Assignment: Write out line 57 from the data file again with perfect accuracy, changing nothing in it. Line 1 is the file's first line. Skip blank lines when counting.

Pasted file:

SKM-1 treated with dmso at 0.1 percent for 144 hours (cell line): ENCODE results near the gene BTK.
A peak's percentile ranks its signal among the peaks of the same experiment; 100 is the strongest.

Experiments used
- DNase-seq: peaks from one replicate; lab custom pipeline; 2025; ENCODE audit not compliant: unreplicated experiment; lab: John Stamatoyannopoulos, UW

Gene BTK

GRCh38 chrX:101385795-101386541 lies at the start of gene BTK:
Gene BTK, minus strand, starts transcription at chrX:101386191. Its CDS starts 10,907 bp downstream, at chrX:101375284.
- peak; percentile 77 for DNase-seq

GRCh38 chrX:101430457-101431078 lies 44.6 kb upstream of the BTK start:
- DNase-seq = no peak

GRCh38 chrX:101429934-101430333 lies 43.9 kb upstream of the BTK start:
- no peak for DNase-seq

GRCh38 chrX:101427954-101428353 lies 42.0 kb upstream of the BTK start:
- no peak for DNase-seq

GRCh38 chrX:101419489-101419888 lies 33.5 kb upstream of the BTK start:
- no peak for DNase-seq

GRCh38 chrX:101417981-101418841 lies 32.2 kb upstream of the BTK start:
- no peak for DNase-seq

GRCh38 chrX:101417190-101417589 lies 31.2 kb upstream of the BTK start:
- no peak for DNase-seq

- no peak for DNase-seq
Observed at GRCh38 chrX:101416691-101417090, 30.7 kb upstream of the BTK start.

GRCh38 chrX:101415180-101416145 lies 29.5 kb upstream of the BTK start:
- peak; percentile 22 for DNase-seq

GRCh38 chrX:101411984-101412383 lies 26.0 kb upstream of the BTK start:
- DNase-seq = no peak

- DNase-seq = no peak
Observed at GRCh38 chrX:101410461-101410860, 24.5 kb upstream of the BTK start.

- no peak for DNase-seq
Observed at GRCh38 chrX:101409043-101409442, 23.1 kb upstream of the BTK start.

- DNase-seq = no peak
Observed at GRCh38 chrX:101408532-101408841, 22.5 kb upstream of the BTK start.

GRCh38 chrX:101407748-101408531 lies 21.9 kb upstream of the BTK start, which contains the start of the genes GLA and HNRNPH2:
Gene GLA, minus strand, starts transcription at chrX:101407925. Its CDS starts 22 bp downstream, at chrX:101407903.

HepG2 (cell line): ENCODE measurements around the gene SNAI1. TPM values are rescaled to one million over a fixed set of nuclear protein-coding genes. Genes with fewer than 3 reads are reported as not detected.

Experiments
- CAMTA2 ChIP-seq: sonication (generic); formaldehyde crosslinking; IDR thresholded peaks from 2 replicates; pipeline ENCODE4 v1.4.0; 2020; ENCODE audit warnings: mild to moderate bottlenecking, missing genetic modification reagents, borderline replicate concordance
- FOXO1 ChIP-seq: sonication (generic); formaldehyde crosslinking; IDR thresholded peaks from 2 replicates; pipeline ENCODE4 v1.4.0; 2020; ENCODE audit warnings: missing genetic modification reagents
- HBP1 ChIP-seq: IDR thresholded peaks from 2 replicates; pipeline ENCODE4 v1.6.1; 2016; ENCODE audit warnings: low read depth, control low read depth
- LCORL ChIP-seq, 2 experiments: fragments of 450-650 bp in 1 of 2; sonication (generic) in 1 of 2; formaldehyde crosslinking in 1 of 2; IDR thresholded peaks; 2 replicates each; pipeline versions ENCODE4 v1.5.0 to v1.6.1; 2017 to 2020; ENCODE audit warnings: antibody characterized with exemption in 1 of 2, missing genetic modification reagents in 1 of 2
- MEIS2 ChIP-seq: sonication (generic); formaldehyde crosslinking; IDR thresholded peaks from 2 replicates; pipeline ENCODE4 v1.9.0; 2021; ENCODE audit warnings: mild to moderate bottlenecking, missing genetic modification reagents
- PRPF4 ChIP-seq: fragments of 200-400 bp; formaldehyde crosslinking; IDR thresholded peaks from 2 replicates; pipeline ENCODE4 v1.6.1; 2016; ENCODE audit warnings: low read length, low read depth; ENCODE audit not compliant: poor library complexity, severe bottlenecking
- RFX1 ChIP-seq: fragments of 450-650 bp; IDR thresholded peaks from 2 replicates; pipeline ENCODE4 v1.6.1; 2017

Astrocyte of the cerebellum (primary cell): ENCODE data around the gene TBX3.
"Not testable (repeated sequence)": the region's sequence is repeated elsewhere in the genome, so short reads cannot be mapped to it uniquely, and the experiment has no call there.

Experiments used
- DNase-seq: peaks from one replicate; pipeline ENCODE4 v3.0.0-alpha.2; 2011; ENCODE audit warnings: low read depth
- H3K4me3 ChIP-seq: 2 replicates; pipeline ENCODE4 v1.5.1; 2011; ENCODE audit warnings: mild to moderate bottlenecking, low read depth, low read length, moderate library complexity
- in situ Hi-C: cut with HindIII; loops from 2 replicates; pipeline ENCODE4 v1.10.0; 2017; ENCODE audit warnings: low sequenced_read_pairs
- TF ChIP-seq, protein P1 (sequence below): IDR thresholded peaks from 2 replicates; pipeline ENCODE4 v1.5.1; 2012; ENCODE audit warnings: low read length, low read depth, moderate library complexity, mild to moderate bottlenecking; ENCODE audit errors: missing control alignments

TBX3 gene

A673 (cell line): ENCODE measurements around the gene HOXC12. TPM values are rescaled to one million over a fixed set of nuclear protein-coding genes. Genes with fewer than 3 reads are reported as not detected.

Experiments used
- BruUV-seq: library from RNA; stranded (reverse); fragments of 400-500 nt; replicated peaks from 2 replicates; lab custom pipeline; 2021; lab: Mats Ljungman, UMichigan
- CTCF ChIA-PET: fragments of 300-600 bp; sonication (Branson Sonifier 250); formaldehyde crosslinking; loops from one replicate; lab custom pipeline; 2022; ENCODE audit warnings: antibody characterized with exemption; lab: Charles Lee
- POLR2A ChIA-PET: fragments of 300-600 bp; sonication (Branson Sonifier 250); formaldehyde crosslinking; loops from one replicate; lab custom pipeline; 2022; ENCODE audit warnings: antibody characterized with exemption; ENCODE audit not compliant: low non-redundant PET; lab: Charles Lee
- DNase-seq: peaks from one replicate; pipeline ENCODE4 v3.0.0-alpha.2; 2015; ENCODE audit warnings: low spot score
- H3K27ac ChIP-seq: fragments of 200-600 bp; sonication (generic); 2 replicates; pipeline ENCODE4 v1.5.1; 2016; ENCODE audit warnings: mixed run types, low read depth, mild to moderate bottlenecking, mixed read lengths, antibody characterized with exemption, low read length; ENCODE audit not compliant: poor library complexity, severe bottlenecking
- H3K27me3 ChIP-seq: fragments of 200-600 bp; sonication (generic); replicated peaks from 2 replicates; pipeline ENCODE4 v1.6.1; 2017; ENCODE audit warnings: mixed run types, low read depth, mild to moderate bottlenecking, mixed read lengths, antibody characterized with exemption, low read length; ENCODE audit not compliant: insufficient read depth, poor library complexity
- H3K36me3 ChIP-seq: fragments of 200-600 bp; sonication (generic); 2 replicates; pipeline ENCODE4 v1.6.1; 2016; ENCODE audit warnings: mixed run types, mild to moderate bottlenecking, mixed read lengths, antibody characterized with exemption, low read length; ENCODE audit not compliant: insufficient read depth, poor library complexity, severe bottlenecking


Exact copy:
- DNase-seq: peaks from one replicate; pipeline ENCODE4 v3.0.0-alpha.2; 2015; ENCODE audit warnings: low spot score